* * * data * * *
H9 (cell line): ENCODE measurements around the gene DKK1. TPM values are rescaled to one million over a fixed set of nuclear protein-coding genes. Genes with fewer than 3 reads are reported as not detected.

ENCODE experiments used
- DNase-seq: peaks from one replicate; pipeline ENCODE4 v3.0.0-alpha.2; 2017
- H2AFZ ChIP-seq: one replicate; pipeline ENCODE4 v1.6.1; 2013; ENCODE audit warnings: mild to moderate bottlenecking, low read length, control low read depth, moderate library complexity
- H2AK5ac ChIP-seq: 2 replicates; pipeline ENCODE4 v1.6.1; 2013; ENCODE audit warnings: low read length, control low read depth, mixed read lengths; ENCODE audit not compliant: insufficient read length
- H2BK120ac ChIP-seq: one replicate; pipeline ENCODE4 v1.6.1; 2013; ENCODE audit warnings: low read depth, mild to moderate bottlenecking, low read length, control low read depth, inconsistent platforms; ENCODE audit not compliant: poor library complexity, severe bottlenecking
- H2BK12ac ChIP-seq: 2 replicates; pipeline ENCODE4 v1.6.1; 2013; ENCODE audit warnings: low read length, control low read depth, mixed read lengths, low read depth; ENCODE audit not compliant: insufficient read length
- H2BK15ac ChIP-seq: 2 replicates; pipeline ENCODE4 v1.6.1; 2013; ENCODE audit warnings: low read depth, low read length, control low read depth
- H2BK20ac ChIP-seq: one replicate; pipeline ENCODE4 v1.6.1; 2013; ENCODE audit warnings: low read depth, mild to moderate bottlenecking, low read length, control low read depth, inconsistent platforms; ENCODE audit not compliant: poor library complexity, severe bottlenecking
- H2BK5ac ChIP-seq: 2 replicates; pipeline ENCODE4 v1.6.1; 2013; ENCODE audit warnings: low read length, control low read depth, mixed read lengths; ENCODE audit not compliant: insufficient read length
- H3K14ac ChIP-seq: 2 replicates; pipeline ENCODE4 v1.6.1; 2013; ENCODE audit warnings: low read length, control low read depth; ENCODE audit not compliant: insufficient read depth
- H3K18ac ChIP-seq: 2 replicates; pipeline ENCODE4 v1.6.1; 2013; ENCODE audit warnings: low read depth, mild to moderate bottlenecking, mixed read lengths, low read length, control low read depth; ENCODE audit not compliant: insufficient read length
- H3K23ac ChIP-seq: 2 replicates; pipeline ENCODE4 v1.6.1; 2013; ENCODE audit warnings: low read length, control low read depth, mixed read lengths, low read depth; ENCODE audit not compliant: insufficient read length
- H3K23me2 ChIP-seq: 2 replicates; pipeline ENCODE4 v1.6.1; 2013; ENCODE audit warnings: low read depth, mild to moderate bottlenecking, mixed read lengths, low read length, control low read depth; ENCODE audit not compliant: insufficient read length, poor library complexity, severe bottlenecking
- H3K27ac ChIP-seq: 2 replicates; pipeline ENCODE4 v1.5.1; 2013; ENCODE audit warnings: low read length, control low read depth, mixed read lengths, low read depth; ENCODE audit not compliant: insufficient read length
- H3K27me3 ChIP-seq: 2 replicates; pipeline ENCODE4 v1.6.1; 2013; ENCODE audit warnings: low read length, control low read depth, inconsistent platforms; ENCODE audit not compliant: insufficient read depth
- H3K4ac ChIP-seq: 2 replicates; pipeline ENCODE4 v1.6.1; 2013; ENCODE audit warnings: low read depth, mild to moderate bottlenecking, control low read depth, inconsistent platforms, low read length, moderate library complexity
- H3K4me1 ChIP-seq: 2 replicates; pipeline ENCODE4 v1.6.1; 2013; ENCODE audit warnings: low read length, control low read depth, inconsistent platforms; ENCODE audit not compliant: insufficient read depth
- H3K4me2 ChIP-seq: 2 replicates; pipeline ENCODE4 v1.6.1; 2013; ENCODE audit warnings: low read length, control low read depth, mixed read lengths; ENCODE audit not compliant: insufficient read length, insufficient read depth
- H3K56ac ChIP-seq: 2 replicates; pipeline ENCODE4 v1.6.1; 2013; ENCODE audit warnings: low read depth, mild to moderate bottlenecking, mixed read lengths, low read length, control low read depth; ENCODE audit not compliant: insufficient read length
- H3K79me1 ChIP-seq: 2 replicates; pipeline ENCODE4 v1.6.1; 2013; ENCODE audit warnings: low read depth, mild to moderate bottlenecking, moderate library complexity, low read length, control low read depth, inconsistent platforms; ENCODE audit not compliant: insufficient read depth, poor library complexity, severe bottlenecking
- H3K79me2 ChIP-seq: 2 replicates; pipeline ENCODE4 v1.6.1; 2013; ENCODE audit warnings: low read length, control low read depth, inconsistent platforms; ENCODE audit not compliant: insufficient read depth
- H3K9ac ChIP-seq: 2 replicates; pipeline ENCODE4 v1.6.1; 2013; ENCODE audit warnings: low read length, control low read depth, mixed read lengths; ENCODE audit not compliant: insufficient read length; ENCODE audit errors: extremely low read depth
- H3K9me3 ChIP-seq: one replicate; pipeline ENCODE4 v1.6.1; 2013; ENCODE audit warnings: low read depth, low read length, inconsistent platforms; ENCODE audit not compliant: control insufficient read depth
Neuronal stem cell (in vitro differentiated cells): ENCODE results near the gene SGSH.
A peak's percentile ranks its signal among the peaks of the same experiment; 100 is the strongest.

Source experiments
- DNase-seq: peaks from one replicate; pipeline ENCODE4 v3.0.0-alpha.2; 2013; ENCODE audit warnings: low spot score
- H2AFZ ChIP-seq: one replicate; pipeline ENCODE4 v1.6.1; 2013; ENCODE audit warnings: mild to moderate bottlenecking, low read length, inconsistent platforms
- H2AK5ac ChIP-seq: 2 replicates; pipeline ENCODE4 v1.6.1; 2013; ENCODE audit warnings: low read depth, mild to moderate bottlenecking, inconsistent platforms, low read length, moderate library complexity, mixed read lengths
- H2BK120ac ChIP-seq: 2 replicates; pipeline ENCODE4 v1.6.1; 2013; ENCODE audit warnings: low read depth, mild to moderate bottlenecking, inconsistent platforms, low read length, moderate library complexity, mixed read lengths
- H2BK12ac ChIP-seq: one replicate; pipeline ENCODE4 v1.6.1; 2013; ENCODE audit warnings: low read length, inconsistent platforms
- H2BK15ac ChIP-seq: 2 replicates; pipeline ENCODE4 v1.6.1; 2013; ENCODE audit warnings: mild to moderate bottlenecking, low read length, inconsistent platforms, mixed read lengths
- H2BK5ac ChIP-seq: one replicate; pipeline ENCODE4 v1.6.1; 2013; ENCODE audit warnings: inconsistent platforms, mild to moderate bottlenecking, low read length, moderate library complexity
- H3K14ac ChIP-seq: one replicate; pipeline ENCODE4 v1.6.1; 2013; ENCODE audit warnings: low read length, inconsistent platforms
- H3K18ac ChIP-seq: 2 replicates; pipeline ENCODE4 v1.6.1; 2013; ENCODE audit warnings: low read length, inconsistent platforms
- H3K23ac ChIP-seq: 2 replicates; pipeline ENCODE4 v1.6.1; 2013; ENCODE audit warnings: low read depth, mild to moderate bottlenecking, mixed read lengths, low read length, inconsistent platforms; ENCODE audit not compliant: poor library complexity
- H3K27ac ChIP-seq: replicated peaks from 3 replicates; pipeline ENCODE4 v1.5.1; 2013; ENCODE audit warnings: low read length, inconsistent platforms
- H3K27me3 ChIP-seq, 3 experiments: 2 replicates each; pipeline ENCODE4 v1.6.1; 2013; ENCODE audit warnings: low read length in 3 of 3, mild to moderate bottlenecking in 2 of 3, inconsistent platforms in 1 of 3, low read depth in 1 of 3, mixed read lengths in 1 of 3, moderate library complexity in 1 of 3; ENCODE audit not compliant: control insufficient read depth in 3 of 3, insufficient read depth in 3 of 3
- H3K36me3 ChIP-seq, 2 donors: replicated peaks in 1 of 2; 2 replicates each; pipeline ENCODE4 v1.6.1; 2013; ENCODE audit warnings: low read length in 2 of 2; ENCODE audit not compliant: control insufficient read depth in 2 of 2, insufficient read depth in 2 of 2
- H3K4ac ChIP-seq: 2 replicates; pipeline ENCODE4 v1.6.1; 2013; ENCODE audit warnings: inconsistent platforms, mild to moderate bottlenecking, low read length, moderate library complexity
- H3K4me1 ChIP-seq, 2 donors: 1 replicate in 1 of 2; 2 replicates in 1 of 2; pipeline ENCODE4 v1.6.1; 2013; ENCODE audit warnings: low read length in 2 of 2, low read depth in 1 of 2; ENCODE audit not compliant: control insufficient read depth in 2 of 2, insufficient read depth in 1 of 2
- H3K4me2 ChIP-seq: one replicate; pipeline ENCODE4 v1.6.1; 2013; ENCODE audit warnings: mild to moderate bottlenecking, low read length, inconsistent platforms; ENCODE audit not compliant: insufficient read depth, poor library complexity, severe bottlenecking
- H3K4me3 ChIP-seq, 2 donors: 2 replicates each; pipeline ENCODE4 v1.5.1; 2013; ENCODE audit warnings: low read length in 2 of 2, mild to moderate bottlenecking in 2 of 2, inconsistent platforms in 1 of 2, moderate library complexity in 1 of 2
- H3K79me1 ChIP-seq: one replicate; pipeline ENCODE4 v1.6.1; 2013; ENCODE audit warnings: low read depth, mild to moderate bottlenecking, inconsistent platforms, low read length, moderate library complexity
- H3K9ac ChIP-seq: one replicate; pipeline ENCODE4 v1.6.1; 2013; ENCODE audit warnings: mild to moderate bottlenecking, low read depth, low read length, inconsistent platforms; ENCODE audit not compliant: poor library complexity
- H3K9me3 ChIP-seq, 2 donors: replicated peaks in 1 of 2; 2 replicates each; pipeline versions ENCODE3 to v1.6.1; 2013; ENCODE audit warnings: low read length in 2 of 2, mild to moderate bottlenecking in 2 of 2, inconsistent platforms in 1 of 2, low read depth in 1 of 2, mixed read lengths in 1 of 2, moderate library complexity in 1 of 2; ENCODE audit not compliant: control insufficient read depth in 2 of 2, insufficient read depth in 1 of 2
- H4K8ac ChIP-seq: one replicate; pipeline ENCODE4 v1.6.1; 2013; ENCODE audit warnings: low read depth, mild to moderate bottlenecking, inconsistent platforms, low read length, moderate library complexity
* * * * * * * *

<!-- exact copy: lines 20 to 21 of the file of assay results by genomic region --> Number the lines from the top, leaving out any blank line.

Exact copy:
- H3K56ac ChIP-seq: 2 replicates; pipeline ENCODE4 v1.6.1; 2013; ENCODE audit warnings: low read depth, mild to moderate bottlenecking, mixed read lengths, low read length, control low read depth; ENCODE audit not compliant: insufficient read length
- H3K79me1 ChIP-seq: 2 replicates; pipeline ENCODE4 v1.6.1; 2013; ENCODE audit warnings: low read depth, mild to moderate bottlenecking, moderate library complexity, low read length, control low read depth, inconsistent platforms; ENCODE audit not compliant: insufficient read depth, poor library complexity, severe bottlenecking